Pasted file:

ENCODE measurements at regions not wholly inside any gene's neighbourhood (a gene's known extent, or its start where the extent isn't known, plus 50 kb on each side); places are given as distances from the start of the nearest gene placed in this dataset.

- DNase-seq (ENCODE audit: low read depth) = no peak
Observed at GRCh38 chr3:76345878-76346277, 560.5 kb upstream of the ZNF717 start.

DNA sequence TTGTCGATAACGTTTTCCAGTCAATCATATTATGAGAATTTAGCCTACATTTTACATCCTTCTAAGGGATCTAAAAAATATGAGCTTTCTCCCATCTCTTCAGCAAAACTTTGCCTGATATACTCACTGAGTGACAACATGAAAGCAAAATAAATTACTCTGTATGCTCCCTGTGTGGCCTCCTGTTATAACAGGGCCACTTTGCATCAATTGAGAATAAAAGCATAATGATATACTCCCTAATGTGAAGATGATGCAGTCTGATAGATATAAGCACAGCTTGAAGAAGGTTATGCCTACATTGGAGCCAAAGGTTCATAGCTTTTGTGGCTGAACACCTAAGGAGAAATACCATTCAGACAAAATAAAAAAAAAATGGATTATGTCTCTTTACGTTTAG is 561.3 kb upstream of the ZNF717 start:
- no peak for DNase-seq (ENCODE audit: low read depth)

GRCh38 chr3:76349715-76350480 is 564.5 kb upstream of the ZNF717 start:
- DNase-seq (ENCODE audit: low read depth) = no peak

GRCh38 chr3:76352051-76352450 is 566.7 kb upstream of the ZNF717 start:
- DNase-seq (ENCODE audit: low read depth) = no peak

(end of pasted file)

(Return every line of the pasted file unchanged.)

ENCODE measurements at regions not wholly inside any gene's neighbourhood (a gene's known extent, or its start where the extent isn't known, plus 50 kb on each side); places are given as distances from the start of the nearest gene placed in this dataset.

- DNase-seq (ENCODE audit: low read depth) = no peak
Observed at GRCh38 chr3:76345878-76346277, 560.5 kb upstream of the ZNF717 start.

DNA sequence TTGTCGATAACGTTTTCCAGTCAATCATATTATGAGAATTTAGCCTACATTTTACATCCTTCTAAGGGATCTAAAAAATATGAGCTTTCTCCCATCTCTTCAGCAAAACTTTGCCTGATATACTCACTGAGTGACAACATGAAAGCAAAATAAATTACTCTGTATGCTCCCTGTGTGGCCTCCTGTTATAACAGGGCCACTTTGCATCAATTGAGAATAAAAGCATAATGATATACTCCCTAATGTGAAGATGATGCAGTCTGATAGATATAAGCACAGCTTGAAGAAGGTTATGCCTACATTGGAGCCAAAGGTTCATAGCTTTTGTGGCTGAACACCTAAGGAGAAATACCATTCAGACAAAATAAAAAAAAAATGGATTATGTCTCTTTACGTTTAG is 561.3 kb upstream of the ZNF717 start:
- no peak for DNase-seq (ENCODE audit: low read depth)

GRCh38 chr3:76349715-76350480 is 564.5 kb upstream of the ZNF717 start:
- DNase-seq (ENCODE audit: low read depth) = no peak

GRCh38 chr3:76352051-76352450 is 566.7 kb upstream of the ZNF717 start:
- DNase-seq (ENCODE audit: low read depth) = no peak